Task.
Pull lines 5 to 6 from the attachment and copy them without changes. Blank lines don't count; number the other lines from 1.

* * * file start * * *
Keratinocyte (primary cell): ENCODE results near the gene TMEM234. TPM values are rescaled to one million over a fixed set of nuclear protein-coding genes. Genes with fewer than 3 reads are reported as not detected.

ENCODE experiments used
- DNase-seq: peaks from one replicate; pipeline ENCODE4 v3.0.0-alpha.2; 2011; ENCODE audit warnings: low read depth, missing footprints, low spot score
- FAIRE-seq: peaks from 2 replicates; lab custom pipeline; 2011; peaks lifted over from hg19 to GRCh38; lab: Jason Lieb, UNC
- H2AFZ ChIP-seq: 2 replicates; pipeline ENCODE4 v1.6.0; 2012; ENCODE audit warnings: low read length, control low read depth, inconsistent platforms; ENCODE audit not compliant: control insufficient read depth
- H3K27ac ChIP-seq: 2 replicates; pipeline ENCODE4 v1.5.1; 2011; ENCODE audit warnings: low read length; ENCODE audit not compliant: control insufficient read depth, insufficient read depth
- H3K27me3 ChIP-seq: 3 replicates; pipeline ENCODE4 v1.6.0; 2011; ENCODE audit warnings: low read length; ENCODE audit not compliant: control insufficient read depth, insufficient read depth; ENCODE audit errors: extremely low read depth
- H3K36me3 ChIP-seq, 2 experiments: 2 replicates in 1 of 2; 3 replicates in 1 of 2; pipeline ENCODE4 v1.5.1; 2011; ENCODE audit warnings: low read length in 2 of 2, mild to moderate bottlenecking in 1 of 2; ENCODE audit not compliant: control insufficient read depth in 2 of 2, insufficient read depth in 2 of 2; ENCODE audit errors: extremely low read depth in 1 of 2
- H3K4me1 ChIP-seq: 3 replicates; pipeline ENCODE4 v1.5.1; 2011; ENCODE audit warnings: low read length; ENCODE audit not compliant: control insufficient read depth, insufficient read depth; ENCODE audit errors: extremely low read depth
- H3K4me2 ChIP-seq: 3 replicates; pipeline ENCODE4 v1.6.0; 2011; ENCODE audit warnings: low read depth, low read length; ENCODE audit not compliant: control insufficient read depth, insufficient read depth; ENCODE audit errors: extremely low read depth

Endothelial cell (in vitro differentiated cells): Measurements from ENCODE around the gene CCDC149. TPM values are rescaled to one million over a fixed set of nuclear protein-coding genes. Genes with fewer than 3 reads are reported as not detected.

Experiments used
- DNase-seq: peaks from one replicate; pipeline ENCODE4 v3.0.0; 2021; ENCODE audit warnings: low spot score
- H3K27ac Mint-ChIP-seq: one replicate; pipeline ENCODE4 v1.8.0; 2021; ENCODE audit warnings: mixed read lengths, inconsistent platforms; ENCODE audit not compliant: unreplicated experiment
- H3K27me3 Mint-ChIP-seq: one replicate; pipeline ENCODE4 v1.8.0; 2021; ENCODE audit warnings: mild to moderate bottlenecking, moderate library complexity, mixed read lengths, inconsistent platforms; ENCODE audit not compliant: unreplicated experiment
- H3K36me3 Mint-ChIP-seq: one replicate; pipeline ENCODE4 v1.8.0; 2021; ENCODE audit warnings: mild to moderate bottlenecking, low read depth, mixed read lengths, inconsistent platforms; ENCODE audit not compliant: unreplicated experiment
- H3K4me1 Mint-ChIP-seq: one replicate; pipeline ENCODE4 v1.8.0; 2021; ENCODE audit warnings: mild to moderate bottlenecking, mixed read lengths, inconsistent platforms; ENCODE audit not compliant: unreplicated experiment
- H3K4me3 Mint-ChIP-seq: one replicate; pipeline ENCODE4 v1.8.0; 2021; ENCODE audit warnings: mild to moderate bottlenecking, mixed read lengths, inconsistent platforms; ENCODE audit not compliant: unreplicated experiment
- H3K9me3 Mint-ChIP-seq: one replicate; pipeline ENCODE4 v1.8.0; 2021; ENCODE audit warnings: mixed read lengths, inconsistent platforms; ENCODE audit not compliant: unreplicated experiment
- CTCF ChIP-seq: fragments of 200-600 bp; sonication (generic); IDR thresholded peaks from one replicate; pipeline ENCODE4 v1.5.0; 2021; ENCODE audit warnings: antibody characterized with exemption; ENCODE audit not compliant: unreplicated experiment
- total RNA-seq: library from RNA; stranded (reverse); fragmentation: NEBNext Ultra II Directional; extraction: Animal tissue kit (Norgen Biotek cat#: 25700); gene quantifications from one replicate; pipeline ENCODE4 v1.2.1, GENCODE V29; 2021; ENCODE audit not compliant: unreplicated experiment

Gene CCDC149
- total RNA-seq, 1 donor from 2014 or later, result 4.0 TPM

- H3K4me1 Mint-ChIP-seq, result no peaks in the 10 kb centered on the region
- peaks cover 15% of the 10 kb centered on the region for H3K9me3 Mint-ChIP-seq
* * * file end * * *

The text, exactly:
- H2AFZ ChIP-seq: 2 replicates; pipeline ENCODE4 v1.6.0; 2012; ENCODE audit warnings: low read length, control low read depth, inconsistent platforms; ENCODE audit not compliant: control insufficient read depth
- H3K27ac ChIP-seq: 2 replicates; pipeline ENCODE4 v1.5.1; 2011; ENCODE audit warnings: low read length; ENCODE audit not compliant: control insufficient read depth, insufficient read depth